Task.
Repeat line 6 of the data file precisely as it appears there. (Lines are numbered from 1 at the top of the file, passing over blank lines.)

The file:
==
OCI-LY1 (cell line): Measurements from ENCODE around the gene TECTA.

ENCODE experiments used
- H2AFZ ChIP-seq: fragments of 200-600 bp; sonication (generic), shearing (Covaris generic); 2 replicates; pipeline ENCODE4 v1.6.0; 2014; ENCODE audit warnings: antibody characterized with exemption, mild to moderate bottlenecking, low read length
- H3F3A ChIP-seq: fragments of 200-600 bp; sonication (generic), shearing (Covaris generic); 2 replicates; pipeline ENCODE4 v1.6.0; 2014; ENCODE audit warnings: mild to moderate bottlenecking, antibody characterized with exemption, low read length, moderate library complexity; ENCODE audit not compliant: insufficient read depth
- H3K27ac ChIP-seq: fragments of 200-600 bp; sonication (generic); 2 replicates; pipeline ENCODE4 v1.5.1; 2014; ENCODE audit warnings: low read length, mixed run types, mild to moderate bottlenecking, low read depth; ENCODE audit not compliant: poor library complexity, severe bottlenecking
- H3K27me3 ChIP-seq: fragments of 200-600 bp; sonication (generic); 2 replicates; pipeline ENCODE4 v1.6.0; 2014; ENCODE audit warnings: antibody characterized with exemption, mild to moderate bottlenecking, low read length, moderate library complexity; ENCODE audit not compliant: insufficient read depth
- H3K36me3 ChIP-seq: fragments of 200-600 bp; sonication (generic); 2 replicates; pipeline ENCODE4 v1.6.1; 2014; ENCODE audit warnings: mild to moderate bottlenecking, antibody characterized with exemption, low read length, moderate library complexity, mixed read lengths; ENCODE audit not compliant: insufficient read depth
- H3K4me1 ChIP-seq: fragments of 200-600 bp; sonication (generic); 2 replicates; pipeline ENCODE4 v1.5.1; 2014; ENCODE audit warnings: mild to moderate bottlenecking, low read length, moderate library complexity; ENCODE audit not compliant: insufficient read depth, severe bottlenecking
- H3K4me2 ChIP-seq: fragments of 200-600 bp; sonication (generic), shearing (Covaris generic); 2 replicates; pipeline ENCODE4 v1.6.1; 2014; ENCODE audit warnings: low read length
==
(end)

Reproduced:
- H3K27me3 ChIP-seq: fragments of 200-600 bp; sonication (generic); 2 replicates; pipeline ENCODE4 v1.6.0; 2014; ENCODE audit warnings: antibody characterized with exemption, mild to moderate bottlenecking, low read length, moderate library complexity; ENCODE audit not compliant: insufficient read depth